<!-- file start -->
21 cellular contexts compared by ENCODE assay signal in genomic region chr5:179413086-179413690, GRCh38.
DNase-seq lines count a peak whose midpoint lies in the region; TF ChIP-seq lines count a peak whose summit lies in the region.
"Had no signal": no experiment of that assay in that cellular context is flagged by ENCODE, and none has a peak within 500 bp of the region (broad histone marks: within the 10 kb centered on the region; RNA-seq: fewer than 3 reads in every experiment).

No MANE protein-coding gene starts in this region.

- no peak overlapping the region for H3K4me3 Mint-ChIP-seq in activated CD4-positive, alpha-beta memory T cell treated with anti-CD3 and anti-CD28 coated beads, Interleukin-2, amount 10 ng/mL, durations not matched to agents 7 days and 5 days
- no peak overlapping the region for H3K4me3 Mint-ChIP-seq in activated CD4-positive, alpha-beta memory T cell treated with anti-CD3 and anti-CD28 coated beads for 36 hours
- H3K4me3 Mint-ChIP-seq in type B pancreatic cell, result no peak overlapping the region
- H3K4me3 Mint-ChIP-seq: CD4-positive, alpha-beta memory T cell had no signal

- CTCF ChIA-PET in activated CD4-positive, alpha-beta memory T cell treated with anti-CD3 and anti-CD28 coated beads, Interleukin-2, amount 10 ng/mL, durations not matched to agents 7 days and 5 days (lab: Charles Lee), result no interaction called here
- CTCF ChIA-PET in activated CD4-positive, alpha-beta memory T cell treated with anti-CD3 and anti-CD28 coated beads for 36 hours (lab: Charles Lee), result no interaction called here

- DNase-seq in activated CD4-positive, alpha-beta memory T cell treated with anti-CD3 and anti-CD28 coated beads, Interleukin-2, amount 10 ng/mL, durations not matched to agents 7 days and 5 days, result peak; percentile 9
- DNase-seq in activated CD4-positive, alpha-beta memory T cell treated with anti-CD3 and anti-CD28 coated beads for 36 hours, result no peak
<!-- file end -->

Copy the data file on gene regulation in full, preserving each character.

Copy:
21 cellular contexts compared by ENCODE assay signal in genomic region chr5:179413086-179413690, GRCh38.
DNase-seq lines count a peak whose midpoint lies in the region; TF ChIP-seq lines count a peak whose summit lies in the region.
"Had no signal": no experiment of that assay in that cellular context is flagged by ENCODE, and none has a peak within 500 bp of the region (broad histone marks: within the 10 kb centered on the region; RNA-seq: fewer than 3 reads in every experiment).

No MANE protein-coding gene starts in this region.

- no peak overlapping the region for H3K4me3 Mint-ChIP-seq in activated CD4-positive, alpha-beta memory T cell treated with anti-CD3 and anti-CD28 coated beads, Interleukin-2, amount 10 ng/mL, durations not matched to agents 7 days and 5 days
- no peak overlapping the region for H3K4me3 Mint-ChIP-seq in activated CD4-positive, alpha-beta memory T cell treated with anti-CD3 and anti-CD28 coated beads for 36 hours
- H3K4me3 Mint-ChIP-seq in type B pancreatic cell, result no peak overlapping the region
- H3K4me3 Mint-ChIP-seq: CD4-positive, alpha-beta memory T cell had no signal

- CTCF ChIA-PET in activated CD4-positive, alpha-beta memory T cell treated with anti-CD3 and anti-CD28 coated beads, Interleukin-2, amount 10 ng/mL, durations not matched to agents 7 days and 5 days (lab: Charles Lee), result no interaction called here
- CTCF ChIA-PET in activated CD4-positive, alpha-beta memory T cell treated with anti-CD3 and anti-CD28 coated beads for 36 hours (lab: Charles Lee), result no interaction called here

- DNase-seq in activated CD4-positive, alpha-beta memory T cell treated with anti-CD3 and anti-CD28 coated beads, Interleukin-2, amount 10 ng/mL, durations not matched to agents 7 days and 5 days, result peak; percentile 9
- DNase-seq in activated CD4-positive, alpha-beta memory T cell treated with anti-CD3 and anti-CD28 coated beads for 36 hours, result no peak